Improving Capsule Networks using zero-skipping and pruning




Sharifi, Ramin

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Capsule Networks are the next generation of image classifiers. Although they have several advantages over conventional Convolutional Neural Networks (CNNs), they remain computationally heavy. Since inference on Capsule Networks is timeconsuming, thier usage becomes limited to tasks in which latency is not essential. Approximation methods in Deep Learning help networks lose redundant parameters to increase speed and lower energy consumption. In the first part of this work, we go through an algorithm called zero-skipping. More than 50% of trained CNNs consist of zeros or values small enough to be considered zero. Since multiplication by zero is a trivial operation, the zero-skipping algorithm can play a massive role in speed increase throughout the network. We investigate the eligibility of Capsule Networks for this algorithm on two different datasets. Our results suggest that Capsule Networks contain enough zeros in their Primary Capsules to benefit from this algorithm. In the second part of this thesis, we investigate pruning as one of the most popular Neural Network approximation methods. Pruning is the act of finding and removing neurons which have low or no impact on the output. We run experiments on four different datasets. Pruning Capsule Networks results in the loss of redundant Primary Capsules. The results show a significant increase in speed with a minimal drop in accuracy. We also, discuss how dataset complexity affects the pruning strategy.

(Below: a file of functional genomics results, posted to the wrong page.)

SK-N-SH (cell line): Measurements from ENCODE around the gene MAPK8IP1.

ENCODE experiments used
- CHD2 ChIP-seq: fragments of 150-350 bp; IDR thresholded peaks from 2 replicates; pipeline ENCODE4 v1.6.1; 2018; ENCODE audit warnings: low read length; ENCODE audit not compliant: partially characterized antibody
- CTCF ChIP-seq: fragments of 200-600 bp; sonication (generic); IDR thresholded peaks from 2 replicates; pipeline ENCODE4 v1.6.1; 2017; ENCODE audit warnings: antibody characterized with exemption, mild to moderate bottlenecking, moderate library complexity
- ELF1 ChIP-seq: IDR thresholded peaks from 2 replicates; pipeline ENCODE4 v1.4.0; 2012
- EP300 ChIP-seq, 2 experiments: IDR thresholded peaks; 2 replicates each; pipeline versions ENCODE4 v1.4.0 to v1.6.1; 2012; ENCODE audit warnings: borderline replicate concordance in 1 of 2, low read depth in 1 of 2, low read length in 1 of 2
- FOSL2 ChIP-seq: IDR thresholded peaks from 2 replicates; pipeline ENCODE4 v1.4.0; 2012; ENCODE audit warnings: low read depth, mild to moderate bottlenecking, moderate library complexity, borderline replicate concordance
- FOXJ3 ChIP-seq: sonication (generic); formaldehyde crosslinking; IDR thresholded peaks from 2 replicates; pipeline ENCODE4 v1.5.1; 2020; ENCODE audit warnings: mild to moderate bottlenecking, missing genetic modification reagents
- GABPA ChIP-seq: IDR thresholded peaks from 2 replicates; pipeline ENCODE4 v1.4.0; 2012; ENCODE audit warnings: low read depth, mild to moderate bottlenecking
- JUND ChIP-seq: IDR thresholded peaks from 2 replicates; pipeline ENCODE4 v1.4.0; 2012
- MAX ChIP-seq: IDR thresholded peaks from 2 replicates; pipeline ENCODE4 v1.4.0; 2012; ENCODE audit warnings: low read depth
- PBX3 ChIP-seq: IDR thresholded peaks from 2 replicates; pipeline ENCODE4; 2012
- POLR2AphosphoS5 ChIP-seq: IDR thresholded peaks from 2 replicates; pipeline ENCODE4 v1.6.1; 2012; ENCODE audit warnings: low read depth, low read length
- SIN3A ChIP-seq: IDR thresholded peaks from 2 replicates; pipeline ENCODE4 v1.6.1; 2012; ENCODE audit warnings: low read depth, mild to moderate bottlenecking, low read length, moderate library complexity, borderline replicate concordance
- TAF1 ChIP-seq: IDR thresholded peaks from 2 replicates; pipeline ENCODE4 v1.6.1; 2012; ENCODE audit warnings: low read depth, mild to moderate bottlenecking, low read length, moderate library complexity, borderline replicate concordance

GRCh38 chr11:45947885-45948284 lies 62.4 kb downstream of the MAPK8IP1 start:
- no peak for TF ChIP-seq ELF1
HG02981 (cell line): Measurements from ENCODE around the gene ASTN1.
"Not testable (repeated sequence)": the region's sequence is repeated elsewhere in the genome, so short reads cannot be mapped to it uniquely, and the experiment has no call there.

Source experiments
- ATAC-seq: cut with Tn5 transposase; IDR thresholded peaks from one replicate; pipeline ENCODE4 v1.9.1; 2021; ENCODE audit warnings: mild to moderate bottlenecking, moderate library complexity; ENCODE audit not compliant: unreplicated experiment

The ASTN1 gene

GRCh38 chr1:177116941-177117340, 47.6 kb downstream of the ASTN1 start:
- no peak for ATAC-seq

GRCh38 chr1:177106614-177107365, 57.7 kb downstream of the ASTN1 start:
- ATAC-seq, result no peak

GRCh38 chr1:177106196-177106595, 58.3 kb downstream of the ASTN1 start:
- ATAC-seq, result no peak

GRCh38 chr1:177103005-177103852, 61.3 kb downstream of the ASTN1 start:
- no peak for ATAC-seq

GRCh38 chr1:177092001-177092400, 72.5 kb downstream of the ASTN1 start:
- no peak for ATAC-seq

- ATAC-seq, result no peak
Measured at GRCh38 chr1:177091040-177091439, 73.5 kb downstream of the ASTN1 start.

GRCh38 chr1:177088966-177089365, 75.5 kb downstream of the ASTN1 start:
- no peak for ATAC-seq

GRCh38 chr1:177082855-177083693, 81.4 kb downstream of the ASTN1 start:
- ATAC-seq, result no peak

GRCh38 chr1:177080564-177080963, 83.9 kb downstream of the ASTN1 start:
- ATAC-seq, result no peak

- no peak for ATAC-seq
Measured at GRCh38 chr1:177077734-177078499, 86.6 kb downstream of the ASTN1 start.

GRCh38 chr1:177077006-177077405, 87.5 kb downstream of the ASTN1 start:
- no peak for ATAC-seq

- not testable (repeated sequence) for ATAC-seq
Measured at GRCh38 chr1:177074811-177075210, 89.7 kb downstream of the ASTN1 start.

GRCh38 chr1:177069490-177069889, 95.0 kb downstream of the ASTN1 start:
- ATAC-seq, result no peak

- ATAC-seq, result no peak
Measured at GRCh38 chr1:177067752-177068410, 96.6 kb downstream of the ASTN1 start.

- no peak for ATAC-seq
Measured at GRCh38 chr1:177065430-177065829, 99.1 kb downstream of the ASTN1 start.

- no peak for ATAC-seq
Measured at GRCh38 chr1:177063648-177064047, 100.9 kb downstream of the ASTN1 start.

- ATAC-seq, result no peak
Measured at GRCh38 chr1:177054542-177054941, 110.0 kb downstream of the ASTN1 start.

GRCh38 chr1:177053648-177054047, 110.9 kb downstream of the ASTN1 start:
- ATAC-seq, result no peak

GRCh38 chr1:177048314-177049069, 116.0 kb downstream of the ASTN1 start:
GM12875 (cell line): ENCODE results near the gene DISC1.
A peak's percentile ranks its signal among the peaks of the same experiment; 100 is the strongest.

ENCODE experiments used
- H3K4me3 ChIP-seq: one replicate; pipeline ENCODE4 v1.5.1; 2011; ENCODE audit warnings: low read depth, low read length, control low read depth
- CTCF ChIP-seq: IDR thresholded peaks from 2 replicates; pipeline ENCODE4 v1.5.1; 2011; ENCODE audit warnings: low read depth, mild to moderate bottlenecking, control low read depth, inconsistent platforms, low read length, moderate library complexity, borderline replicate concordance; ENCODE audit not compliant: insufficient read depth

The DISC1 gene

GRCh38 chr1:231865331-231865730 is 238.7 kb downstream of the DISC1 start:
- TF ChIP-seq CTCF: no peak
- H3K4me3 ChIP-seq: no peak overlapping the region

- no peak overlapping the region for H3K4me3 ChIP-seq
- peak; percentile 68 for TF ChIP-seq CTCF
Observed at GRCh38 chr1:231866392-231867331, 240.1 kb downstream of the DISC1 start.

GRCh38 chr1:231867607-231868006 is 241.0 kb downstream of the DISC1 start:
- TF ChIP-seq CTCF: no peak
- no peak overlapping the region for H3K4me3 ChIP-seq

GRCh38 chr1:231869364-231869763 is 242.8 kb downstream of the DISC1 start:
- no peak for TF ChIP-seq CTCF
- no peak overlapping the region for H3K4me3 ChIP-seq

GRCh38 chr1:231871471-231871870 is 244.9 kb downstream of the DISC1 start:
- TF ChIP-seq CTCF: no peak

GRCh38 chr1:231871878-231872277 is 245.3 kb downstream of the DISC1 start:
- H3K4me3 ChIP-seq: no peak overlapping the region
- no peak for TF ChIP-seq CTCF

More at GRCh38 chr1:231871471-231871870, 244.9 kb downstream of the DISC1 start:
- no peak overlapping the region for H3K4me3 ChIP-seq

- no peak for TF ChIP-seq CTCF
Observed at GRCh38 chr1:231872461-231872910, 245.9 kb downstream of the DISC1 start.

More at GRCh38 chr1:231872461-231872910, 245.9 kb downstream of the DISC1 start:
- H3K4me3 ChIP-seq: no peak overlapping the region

Capsule Network, CapsNet, Deep Learning